- Vintage rings are more likely to have been made by a jeweler, rather than mass produced. The workmanship is better and the styles are unique.
- Pre-owned or vintage jewelry is less likely to carry the 300% mark-up common with new jewelry.
- Vintage rings are an eco-friendly choice.
- Unique and unlike the engagement rings everyone else has.
How to Find an Affordable Vintage Engagement Ring
In addition to all the wonderful features from above, generally vintage engagement rings will cost less than contemporary engagement rings. It is hard to compare each vintage ring to each other, allowing for stores to price them as they see fit. Generally they will be cheaper than finding a new diamond and creating a new ring. On occasion, if the ring is extremely special and rare, usually Georgian items, it can be more expensive than a new one.
When looking for an affordable vintage engagement ring a good place to start is to perhaps think of other stones besides diamonds. One of the great things about vintage engagement rings is that back then, jewelers were more open to other stones. You’ll find precious stones such as sapphires, rubies and emeralds and semi precious such as turquoise, onyx, pearl and opal. These options are often cheaper than diamonds.
If you were to go the diamond route though, keep in mind that many vintage diamonds will be warmer in color and not certified. This warmth is nothing to be scared of as sometimes the yellower diamonds can really bring a setting to life!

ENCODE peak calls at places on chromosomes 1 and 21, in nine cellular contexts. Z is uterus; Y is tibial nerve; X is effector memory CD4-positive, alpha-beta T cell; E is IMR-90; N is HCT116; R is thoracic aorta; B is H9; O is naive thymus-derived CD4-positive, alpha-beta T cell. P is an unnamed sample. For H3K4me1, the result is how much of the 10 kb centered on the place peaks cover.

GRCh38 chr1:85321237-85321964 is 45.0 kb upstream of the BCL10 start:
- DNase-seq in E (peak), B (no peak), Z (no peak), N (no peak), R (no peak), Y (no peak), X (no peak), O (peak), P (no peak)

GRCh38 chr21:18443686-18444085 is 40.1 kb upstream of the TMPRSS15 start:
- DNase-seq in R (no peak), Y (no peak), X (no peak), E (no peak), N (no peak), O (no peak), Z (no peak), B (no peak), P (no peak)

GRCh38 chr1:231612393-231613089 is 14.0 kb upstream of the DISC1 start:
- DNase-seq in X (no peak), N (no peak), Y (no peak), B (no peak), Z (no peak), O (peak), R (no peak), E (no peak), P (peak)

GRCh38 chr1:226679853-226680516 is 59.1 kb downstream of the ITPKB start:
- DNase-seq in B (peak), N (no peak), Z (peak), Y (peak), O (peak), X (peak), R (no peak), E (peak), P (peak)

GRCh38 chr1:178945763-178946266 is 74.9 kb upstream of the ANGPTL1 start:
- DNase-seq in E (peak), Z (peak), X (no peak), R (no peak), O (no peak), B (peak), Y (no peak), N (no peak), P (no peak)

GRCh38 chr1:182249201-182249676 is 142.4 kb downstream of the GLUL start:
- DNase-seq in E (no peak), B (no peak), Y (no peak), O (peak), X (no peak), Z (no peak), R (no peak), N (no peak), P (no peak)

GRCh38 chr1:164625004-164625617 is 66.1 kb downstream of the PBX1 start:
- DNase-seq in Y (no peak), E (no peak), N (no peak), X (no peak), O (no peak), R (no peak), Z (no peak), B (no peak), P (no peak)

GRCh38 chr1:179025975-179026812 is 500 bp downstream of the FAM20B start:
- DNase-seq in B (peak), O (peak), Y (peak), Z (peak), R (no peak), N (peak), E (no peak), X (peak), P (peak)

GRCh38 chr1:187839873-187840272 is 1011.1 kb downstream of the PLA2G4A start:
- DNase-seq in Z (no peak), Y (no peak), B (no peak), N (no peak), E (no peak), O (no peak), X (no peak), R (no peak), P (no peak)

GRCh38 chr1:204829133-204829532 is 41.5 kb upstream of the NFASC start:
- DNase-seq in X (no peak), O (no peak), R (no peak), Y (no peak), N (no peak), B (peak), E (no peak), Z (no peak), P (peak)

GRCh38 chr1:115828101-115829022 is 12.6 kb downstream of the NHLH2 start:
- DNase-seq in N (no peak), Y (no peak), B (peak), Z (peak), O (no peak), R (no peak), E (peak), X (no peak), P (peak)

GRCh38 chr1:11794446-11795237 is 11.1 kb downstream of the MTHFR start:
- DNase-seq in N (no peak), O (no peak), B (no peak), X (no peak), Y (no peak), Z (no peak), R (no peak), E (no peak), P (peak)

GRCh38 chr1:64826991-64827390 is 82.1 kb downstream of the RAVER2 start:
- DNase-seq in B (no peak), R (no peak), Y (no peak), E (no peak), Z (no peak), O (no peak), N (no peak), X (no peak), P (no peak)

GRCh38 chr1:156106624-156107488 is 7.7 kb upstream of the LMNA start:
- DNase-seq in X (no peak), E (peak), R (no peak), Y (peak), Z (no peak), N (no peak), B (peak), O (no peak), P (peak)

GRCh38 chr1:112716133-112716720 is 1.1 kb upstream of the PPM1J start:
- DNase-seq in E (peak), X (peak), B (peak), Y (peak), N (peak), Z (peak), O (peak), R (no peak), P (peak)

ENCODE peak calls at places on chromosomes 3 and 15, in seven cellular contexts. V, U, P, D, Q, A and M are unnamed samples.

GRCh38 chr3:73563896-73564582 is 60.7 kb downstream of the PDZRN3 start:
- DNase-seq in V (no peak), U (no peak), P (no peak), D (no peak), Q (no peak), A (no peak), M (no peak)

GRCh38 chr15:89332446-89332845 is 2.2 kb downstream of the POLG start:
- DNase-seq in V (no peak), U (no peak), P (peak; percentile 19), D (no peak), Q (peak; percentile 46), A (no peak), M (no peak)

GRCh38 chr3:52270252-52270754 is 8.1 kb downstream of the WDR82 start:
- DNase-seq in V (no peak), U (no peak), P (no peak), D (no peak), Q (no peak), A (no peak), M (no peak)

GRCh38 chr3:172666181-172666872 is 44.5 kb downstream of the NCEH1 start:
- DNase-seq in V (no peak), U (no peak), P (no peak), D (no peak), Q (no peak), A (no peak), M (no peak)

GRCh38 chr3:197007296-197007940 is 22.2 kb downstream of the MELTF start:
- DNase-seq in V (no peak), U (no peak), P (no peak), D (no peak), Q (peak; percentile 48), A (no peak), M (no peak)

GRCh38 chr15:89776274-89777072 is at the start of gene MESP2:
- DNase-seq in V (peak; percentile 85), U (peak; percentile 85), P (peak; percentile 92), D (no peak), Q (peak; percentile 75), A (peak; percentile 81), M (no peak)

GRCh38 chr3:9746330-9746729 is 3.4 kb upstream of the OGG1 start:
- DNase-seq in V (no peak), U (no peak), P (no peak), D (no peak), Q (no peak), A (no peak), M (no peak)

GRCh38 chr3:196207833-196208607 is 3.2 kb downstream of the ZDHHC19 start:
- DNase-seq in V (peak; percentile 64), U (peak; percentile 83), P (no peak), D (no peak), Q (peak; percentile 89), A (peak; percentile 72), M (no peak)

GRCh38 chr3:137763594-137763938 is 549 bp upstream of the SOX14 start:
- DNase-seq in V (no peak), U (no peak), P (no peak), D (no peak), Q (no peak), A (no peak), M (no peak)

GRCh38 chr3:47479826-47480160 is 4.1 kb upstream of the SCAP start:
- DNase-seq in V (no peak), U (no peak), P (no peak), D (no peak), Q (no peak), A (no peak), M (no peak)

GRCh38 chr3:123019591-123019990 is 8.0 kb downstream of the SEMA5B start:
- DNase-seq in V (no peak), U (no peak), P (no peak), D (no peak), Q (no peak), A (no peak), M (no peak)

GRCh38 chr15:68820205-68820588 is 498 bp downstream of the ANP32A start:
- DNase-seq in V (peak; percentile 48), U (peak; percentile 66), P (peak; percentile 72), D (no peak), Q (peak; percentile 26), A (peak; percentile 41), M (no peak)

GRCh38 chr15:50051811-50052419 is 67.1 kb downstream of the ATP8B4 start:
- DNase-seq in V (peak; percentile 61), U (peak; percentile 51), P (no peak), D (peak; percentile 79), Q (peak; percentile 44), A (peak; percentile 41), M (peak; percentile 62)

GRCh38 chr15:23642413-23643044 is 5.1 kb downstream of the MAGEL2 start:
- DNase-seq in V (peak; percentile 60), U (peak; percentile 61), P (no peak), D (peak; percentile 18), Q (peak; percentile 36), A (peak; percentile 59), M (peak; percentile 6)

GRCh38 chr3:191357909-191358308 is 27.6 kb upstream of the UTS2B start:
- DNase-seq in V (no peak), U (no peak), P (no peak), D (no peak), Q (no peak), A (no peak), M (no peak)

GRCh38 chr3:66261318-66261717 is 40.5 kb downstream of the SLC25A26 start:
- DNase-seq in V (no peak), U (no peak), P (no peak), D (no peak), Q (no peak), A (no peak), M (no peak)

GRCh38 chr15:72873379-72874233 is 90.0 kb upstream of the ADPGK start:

The warmth also helps to keep the cost down as it seems more contemporary rings than rings that are in the white D-E-F color ranges. Additionally, most vintage engagement rings will not be certified, which also helps decrease costs. Be sure that the person you are purchasing your item from is reputable, as their color and clarity calls will be all you have to go off of.
Another tip to finding an affordable vintage engagement ring would be to not be so center-stone focused. These rings were handcrafted and some of them have such incredible detail. The setting can be just as, if not more important than the center-stone. Not worrying about how large your center-stone is can allow you to find something affordable.